Northern Policy Institute (NPI) partnered with the North Superior Workforce Planning Board, your Local Employment Planning Council to provide insight into current and potential future labour market shortages in Thunder Bay.
“With retirement and out-migration coupled with an already ageing population, it is important now than ever to understand the occupations in which these shortages fall,” says author Alex Ross, former Senior Data Analyst at Northern Policy Institute and current Business Development Officer at the City of Greater Sudbury.
In the briefing note Assessing Labour Market Shortages in the City of Thunder Bay, multiple positions were identified as occupations that may be experiencing high current shortages and/or high future demand. Here are some key findings for the Thunder Bay Census Metropolitan Area:
- Optometrists, chiropractors, and other health diagnosing and treating professionals.
- Physicians, dentists, pharmacists, and dieticians.
- Plumbers, pipefitters, and gas fitters.
- Managers in finance and business, retail and wholesale trade, construction, corporate sales, transportation, and customer services.
- Computer and information systems professionals.
Analysis also reveals that there are several occupations that are unique to this region compared to the province when looking at current shortages. Two examples are underground miners, oil and gas drillers, and related occupations, and then auditors, accountants, and investment professionals.
The insights found in the briefing note are important to ensure that skills shortages are met, in-migrants move to the North for the right jobs, and for Northern Ontario’s youth to prepare themselves for careers that will allow them the option of remaining in their home cities after they graduate. “They will provide a better understanding to decision makers, potential migrants and youth on the labour market situation in Northern communities” said Ross.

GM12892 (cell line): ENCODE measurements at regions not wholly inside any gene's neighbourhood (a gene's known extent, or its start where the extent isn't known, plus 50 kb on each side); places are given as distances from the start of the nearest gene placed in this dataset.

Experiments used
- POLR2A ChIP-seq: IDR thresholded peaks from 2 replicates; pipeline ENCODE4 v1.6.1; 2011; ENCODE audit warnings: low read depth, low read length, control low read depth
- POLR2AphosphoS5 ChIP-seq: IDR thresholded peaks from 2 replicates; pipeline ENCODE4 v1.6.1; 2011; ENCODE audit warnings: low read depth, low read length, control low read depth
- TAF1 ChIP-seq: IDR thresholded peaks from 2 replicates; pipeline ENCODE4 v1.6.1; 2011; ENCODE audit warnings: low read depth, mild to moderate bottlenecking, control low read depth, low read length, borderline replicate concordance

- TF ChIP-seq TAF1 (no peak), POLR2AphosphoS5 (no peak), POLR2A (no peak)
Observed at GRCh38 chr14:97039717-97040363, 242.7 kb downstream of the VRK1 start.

Initiatives such as the Rural and Northern Immigration Pilot (RNIP) is a step in the right direction to increase immigration to communities by creating a path to permanent residence for foreign skilled workers. However, “determining labour market gaps is becoming an increasingly important practice for policy planning, given projected future labour force declines in Northern Ontario” concludes Madge Richardson, Executive Director at North Superior Workforce Planning Board.
This research is another result of the Northern Analyst Cooperative program which allows members to “time share” a professional policy analyst. By merging our collective resources, we can ensure that the smallest municipality or local charity can access high-end skills at an affordable price.
To read more about the current and potential future labour market shortages in Thunder Bay go read the briefing note here: northernpolicy.ca/thunder-bay-labour-market-2020
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